The failure-to-pay penalty is generally half of 1 percent per month with an upper limit of 25 percent. Under this new relief, taxpayers can avoid that penalty until Oct. 15, 2012, which is six months beyond this year’s filing deadline. However, the IRS is still legally required to charge interest on unpaid back taxes and does not have the authority to waive this charge, which is currently 3 percent on an annual basis.

Even with the new penalty relief becoming available, the IRS strongly encourages taxpayers to file their returns on time by April 17 or file for an extension. Failure-to-file penalties applied to unpaid taxes remain in effect and are generally 5 percent per month, also with a 25 percent cap.


Health Insurance Tax Breaks for the Self-Employed  
                                                                                                                                                                                                                                                             

If you're self-employed and paying for medical, dental or long-term care insurance, the IRS wants to remind you about a special tax deduction for some insurance premiums paid for you, your spouse, and your dependents.

 Starting in tax year 2011, this deduction is no longer allowed on Schedule SE (Form 1040), but you can still take it on Form 1040, line 29.

You must be one of the following to qualify:

  • A self-employed individual with a net profit reported on Schedule C (Form 1040), Profit or Loss From Business, Schedule C-EZ (Form 1040), Net Profit From Business, or Schedule F (Form 1040), Profit or Loss From Farming.
  • A partner with net earnings from self-employment reported on Schedule K-1 (Form 1065), Partner's Share of Income, Deductions, Credits, etc., box 14, code A.
  • A shareholder owning more than 2 percent of the outstanding stock of an S corporation with wages from the corporation reported on Form W-2, Wage and Tax Statement.

 


 The insurance plan must be established under your business.

  • For self-employed individuals filing a Schedule C, C-EZ, or F, the policy can be either in the name of the business or in the name of the individual.
  • For partners, the policy can be either in the name of the partnership or in the name of the partner.
  • You can either pay the premiums yourself or your partnership can pay them and report the premium amounts on Schedule K-1 (Form 1065) as guaranteed payments to be included in your gross income. However, if the policy is in your name and you pay the premiums yourself, the partnership must reimburse you and report the premium amounts on Schedule K-1 (Form 1065) as guaranteed payments to be included in your gross income. Otherwise, the insurance plan will not be considered to be established under your business.
  •                        
  • For more-than-2-percent shareholders, the policy can be either in the name of the S corporation or in the name of the shareholder. You can either pay the premiums yourself or your S corporation can pay them and report the premium amounts on Form W-2 as wages to be included in your gross income. However, if the policy is in your name and you pay the premiums yourself, the S corporation must reimburse you and report the premium amounts on Form W-2 as wages to be included in your gross income. Otherwise, the insurance plan will not be considered to be established under your business.

 

Injured or Innocent Spouse Tax  

                                                                                                                                                                                                          
You may be an injured spouse if you file a joint tax return and all or part of your portion of a refund was, or is expected to be, applied to your spouse’s legally enforceable past due financial obligations.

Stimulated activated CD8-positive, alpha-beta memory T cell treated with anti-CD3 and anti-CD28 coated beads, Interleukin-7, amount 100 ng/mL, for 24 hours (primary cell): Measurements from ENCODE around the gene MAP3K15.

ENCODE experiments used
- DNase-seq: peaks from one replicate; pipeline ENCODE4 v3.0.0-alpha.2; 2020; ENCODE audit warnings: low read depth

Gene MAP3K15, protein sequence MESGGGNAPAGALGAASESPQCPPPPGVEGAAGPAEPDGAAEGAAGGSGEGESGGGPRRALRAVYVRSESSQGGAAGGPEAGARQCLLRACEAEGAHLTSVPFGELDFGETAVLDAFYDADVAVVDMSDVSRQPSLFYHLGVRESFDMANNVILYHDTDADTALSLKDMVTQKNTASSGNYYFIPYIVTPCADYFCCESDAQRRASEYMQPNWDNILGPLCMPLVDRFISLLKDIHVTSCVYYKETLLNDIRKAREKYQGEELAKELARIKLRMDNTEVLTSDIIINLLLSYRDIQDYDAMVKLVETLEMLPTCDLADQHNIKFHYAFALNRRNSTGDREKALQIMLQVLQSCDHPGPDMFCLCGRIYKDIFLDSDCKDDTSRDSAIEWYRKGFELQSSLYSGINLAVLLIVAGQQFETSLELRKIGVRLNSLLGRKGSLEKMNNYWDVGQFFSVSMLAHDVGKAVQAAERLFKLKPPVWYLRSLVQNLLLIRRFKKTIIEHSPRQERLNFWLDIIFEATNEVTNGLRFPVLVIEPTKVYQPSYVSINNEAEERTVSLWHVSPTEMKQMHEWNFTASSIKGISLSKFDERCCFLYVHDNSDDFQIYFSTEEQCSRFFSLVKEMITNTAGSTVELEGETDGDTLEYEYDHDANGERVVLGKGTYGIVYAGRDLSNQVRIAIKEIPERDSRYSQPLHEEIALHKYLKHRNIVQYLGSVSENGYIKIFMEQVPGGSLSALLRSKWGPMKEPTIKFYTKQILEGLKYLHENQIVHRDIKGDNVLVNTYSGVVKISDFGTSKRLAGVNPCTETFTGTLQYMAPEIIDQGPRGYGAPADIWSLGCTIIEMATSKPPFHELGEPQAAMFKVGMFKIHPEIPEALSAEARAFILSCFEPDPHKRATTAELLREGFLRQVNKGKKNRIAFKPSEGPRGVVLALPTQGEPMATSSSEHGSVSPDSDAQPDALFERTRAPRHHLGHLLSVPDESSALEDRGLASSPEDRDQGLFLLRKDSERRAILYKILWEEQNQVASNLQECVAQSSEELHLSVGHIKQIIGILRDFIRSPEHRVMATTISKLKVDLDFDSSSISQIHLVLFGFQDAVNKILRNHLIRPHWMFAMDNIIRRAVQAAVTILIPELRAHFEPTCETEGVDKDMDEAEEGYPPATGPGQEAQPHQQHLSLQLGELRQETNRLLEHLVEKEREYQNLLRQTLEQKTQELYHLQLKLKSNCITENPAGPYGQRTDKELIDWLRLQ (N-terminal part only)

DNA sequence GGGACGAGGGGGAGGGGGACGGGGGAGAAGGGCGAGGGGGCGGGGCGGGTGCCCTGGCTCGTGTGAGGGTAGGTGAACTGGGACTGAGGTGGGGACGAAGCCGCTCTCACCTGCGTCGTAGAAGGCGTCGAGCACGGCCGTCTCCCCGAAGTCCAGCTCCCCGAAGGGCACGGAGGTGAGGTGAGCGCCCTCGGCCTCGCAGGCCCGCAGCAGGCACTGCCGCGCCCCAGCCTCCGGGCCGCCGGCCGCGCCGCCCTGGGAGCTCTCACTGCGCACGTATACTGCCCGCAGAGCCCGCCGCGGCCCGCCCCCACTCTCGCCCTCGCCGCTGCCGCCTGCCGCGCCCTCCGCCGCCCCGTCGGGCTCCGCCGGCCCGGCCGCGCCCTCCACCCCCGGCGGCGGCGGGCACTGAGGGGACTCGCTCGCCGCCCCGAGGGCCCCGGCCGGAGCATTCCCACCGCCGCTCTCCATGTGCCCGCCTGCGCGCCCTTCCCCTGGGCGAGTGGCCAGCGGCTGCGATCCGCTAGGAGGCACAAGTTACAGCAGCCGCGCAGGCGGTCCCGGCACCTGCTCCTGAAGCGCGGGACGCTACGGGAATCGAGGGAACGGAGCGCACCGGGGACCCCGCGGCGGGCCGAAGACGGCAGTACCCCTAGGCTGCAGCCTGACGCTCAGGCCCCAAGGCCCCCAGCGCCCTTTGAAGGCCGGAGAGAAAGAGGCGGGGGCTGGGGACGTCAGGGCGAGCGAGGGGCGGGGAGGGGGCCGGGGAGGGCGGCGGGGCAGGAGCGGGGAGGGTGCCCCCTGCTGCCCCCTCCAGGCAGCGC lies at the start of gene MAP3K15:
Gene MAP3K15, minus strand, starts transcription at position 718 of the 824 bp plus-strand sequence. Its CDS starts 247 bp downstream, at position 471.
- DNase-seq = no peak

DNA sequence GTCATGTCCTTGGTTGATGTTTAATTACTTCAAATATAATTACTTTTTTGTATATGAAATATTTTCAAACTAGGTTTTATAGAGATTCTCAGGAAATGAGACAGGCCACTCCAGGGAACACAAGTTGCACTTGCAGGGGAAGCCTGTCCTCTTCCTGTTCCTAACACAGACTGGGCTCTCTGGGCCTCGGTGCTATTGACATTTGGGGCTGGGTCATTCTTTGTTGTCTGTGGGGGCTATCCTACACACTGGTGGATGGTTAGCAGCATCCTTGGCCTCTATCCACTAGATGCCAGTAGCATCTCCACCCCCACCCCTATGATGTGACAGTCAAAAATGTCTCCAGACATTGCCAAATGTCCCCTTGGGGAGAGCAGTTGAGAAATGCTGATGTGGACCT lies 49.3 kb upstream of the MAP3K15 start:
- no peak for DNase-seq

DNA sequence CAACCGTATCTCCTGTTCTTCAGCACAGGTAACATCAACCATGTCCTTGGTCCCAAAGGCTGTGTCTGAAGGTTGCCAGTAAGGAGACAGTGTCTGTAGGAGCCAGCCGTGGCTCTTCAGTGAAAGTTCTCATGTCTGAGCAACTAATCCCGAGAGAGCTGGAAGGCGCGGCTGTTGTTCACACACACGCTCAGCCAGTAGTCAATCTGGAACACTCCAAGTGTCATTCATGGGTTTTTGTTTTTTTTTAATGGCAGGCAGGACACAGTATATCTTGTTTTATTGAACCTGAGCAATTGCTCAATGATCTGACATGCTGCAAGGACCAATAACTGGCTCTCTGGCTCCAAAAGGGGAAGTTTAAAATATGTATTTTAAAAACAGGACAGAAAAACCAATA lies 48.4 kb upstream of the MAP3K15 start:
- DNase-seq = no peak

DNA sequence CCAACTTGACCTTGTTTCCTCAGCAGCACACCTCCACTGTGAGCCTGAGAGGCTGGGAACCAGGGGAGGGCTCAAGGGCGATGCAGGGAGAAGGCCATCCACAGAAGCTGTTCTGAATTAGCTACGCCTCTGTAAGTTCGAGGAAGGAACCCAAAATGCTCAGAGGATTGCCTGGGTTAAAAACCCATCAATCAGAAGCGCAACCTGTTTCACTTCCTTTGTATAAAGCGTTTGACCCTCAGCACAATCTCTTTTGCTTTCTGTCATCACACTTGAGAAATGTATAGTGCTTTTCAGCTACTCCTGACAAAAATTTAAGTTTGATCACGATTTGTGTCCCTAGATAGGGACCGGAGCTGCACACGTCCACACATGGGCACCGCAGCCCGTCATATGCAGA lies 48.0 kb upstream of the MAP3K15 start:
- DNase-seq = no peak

Here are seven facts about claiming injured spouse relief:

 1. To be considered an injured spouse; you must have paid federal income tax or claimed a refundable tax credit, such as the Earned Income Credit or Additional Child Tax Credit on the joint return, and not be legally obligated to pay the past-due debt.

 2. Special rules apply in community property states. For more information about the factors used to determine whether you are subject to community property laws, see IRS Publication 555, Community Property.

 3. If you filed a joint return and you're not responsible for the debt, but you are entitled to a portion of the refund, you may request your portion of the refund by filing Form 8379, Injured Spouse Allocation.

 4. You may file form 8379 along with your original tax return or your may file it by itself after you receive an IRS notice about the offset.

 5. You can file Form 8379 electronically. If you file a paper tax return you can include Form 8379 with your return, write "INJURED SPOUSE" at the top left of the Form 1040, 1040A or 1040EZ. IRS will process your allocation request before an offset occurs.

 6. If you are filing Form 8379 by itself, it must show both spouses' Social Security numbers in the same order as they appeared on your income tax return. You, the "injured" spouse, must sign the form.

 7. Do not use Form 8379 if you are claiming innocent spouse relief. Instead, file Form 8857, Request for Innocent Spouse Relief. This relief from a joint liability applies only in certain limited circumstances. However, in 2011 the IRS eliminated the two-year time limit that applies to certain relief requests. IRS Publication 971, Innocent Spouse Relief, explains who may qualify, and how to request this relief.




Source: http://www.irs.gov/

 

                                                                                             D&B Tax Group,LLC

4040 Sunbeam Road
Jacksonville, FL 32257
Phone 904.551.2892
Fax904.551.3864

ali@dbtaxgroup.com